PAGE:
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Woes Aplenty for Darjeeling tea exporters

Posted On March 30, 2015 at 2:03 pm by / Comments Off on Woes Aplenty for Darjeeling tea exporters

According to estimates, production between January and mid March declined by about 5.85 million kg compared to the cor­responding period last year.

Darjeeling tea exporters are going through a rough patch, with foreign buyers refusing to compensate them for exchange rate losses.

About a year ago, the euro stood at 80-84 to a ru­pee; cur­rently, the rate is 68/euro. Though the pric­ing of these teas is the same in euro terms, in ru­pee terms it means less in­come for sellers. For Darjeeling growers, the loss is significant, considering 90 per cent of the tea and the entire first flush is exported.

About a year ago, the euro stood at 80-84 to a rupee; currently, the rate is 68/euro. Though the pricing of these teas is the same in euro terms, in rupee terms it means less income for sellers. For Darjeeling growers, the loss is significant, considering 90 per cent of the tea and the entire first flush is exported.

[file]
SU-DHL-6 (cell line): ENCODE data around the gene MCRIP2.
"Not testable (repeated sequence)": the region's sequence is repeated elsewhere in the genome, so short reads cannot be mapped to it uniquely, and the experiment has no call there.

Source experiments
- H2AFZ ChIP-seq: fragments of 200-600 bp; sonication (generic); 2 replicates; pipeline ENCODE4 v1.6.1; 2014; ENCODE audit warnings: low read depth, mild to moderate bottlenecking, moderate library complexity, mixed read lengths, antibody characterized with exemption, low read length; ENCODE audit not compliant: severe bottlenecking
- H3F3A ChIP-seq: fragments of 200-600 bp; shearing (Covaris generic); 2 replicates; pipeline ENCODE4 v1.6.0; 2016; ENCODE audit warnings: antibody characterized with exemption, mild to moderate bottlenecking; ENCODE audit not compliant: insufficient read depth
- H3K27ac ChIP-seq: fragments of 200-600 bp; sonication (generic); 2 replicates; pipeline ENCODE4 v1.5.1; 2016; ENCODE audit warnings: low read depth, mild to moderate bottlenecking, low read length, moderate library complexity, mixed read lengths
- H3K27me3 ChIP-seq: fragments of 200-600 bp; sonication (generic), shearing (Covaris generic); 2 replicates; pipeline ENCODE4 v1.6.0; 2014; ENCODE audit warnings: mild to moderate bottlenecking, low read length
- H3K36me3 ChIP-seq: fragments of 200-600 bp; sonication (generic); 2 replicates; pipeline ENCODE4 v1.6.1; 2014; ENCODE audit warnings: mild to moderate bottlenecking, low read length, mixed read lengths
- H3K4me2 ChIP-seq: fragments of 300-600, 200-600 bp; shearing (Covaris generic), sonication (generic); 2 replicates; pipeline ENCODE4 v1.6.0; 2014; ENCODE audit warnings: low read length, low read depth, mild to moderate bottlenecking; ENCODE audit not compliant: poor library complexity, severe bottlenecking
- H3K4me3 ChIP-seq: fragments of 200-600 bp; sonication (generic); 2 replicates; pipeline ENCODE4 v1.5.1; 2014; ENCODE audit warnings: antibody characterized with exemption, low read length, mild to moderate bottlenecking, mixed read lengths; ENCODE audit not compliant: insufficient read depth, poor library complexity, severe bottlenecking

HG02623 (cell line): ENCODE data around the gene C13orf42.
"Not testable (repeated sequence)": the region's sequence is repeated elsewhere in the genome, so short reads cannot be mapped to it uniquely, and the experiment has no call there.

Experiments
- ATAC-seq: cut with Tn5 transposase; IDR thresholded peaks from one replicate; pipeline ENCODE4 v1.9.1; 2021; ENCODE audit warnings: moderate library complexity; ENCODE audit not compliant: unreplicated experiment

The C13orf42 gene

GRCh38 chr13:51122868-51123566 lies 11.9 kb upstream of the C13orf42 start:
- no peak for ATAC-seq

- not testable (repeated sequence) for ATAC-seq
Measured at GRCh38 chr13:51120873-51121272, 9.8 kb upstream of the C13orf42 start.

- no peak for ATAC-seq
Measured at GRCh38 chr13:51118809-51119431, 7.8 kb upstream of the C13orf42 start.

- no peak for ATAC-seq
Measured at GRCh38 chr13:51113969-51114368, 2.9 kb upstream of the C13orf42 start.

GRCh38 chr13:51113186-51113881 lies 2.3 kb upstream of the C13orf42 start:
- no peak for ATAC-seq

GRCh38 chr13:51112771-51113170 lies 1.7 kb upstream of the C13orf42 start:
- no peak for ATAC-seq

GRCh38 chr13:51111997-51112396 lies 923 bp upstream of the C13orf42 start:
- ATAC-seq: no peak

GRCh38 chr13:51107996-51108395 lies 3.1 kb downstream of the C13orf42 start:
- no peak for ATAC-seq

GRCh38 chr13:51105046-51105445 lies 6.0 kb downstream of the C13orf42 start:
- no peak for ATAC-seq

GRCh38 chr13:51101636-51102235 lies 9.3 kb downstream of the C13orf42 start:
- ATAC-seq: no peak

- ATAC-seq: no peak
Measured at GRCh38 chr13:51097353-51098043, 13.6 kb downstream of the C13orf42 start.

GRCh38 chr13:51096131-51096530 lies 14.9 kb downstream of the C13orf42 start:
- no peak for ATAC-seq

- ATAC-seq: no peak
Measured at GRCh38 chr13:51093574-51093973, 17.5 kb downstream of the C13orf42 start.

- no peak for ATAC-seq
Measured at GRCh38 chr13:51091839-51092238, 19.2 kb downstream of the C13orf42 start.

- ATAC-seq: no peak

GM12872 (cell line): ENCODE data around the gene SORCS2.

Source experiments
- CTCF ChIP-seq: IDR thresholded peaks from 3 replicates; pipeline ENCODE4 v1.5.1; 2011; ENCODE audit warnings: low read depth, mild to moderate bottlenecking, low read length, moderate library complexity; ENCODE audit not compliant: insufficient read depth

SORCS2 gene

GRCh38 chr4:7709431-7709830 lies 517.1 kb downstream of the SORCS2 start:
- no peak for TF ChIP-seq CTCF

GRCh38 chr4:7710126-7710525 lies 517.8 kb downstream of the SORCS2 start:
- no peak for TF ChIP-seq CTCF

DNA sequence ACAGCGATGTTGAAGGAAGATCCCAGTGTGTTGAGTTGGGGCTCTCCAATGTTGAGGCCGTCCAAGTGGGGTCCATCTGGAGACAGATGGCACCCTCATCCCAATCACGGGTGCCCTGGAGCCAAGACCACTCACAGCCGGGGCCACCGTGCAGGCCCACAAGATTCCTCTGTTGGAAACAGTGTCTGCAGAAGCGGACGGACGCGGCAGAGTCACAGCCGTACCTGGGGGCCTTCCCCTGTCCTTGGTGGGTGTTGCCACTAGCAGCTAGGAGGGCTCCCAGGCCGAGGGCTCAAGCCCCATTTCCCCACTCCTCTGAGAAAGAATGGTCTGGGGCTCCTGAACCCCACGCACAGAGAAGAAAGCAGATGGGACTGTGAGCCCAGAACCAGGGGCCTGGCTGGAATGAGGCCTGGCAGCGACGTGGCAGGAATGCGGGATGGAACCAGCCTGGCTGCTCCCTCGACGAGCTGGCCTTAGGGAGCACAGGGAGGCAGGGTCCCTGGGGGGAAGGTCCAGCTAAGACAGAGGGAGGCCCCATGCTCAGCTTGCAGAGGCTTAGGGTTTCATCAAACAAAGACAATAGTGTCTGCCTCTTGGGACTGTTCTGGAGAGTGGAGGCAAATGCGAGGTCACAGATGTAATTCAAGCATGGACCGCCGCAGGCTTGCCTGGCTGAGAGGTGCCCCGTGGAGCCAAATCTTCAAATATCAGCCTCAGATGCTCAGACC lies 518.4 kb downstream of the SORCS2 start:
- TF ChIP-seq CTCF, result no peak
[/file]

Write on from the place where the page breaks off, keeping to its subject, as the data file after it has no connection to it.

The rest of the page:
“Foreign buyers are willing to give only 10 percent more than last year,” Goodricke Group Managing Direc­tor and chief executive, A N Singh, said recently.

In 2014, the value of tea ex­ports from north In­dia stood at Rs 2,777 crore. Darjeeling accounted for a significant part of that. Though it pro­duces only about 10 million kg a year, these are high-value teas.

The sector is faced with other problems, too – higher costs on ac­count of wages, etc. Effective April, daily wages will be increased to Rs 122.5. “Around 95 percent of the first flush is produced in April,” said Chamong group Chairman Ashok Lohia.

Wages in Darjeeling are Rs 5 higher than in Terai and Dooars.

Low rainfall in pockets of Darjeeling is taking a toll on the profits of the sector. “The tea is meant to be delivered to European markets before the Easters. We have today and tomorrow to ship the tea, but not much has been produced,” Lohia said.

According to data from the Indian Tea Association, the rainfall in Cachar (Assam) is estimated to be 59 per cent lower than last year.